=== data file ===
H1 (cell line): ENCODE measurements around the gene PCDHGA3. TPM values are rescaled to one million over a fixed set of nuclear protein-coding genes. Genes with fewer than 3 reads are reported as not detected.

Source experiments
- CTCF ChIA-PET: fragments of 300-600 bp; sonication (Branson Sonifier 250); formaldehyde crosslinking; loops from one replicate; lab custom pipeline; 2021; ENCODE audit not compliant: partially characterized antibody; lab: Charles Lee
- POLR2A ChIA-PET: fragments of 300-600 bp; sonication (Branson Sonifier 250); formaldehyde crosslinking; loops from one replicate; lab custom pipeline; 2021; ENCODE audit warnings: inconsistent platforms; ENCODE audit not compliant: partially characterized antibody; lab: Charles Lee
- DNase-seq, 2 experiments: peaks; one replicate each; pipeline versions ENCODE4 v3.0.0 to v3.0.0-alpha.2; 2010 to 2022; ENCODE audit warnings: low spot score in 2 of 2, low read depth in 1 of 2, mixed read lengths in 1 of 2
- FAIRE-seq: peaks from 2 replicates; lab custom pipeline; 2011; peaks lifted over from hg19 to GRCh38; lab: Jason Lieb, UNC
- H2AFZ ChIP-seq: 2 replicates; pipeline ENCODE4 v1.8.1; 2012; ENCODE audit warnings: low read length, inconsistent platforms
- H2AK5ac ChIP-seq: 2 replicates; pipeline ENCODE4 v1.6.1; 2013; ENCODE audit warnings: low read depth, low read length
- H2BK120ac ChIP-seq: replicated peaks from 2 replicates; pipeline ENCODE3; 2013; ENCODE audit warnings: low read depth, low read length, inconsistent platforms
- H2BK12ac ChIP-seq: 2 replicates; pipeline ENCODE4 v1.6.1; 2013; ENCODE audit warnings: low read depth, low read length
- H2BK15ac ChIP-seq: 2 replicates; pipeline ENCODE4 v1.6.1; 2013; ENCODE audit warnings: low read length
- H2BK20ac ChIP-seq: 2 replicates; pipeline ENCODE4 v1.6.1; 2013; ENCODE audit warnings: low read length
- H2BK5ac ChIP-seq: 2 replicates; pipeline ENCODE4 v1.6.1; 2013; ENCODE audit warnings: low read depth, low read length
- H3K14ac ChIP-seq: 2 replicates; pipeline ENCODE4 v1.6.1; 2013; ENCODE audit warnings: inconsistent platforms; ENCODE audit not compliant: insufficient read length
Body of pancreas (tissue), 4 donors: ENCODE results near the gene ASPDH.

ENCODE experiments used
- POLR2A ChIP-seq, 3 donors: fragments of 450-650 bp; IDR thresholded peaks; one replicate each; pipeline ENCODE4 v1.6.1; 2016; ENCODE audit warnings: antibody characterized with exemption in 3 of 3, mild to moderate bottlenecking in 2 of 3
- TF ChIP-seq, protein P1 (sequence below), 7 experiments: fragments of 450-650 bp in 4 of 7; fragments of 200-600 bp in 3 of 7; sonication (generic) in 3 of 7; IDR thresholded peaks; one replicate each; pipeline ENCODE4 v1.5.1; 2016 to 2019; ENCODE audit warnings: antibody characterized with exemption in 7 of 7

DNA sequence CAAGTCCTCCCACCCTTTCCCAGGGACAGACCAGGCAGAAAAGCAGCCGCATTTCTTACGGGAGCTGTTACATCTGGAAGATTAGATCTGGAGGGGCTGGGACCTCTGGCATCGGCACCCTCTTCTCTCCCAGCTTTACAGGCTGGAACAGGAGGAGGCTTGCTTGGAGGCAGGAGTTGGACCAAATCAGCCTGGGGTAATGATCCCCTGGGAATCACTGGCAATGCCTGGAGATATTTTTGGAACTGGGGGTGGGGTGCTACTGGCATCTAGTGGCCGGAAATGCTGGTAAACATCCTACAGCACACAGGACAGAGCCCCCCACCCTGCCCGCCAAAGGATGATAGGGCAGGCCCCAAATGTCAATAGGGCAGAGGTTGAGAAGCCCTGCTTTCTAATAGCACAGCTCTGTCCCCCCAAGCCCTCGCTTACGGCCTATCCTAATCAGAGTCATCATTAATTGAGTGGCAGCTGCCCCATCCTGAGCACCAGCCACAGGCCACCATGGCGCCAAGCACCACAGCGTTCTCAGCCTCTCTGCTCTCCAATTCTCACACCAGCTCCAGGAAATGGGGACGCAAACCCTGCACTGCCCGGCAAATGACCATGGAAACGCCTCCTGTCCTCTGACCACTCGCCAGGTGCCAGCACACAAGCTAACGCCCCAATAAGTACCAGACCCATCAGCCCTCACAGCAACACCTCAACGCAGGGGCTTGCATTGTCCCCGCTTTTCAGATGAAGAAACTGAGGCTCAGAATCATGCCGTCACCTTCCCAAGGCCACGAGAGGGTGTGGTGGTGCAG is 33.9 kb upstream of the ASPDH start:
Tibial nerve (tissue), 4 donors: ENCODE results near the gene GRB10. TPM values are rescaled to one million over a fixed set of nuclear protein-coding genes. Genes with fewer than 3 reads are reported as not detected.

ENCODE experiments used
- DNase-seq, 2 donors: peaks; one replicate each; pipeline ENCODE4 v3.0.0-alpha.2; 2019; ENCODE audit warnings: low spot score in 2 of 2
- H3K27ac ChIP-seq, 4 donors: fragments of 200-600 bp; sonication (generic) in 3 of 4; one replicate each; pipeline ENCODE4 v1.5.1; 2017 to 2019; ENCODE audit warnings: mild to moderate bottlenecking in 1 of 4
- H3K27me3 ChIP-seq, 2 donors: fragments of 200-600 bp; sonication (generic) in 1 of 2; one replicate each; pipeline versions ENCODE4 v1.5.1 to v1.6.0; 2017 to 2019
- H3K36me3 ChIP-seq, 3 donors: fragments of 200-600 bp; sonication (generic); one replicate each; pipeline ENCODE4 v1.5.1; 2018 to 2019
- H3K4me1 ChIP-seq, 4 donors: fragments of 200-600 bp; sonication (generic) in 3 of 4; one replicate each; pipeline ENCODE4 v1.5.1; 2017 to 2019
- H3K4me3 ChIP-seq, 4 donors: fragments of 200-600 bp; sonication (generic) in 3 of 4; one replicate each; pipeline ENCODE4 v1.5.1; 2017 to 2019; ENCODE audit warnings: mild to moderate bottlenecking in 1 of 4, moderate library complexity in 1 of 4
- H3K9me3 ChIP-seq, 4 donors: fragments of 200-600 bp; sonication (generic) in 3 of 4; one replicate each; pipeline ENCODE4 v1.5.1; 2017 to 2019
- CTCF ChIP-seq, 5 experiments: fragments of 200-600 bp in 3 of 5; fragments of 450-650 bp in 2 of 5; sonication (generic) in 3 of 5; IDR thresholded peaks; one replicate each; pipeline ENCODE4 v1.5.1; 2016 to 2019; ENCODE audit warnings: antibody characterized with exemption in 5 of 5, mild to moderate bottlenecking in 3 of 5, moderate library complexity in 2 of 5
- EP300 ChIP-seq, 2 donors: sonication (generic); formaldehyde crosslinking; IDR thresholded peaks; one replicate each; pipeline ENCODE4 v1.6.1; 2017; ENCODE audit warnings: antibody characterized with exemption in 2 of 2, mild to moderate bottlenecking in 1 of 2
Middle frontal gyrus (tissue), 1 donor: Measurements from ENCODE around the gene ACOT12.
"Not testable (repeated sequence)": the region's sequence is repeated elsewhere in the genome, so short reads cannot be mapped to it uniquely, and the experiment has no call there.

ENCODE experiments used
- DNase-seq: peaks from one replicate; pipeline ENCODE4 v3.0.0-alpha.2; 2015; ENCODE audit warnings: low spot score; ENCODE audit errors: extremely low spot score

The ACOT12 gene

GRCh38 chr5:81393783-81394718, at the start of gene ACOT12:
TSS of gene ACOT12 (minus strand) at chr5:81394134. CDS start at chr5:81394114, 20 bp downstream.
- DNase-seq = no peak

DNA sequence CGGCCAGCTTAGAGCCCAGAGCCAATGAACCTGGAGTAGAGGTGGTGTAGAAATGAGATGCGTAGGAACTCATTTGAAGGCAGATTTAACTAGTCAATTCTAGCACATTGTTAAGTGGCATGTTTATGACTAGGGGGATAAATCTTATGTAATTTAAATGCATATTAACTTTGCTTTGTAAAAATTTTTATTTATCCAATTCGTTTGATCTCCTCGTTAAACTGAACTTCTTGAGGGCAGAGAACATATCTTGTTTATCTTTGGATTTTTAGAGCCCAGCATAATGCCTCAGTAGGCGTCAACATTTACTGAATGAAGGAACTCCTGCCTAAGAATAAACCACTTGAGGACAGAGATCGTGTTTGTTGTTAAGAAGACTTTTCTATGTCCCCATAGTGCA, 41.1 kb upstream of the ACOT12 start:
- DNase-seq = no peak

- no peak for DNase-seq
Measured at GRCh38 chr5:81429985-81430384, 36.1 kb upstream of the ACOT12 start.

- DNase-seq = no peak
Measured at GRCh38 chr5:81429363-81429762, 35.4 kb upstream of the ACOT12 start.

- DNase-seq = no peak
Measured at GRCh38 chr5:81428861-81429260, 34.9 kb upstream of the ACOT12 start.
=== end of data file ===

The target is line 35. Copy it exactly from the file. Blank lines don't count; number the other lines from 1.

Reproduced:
The ACOT12 gene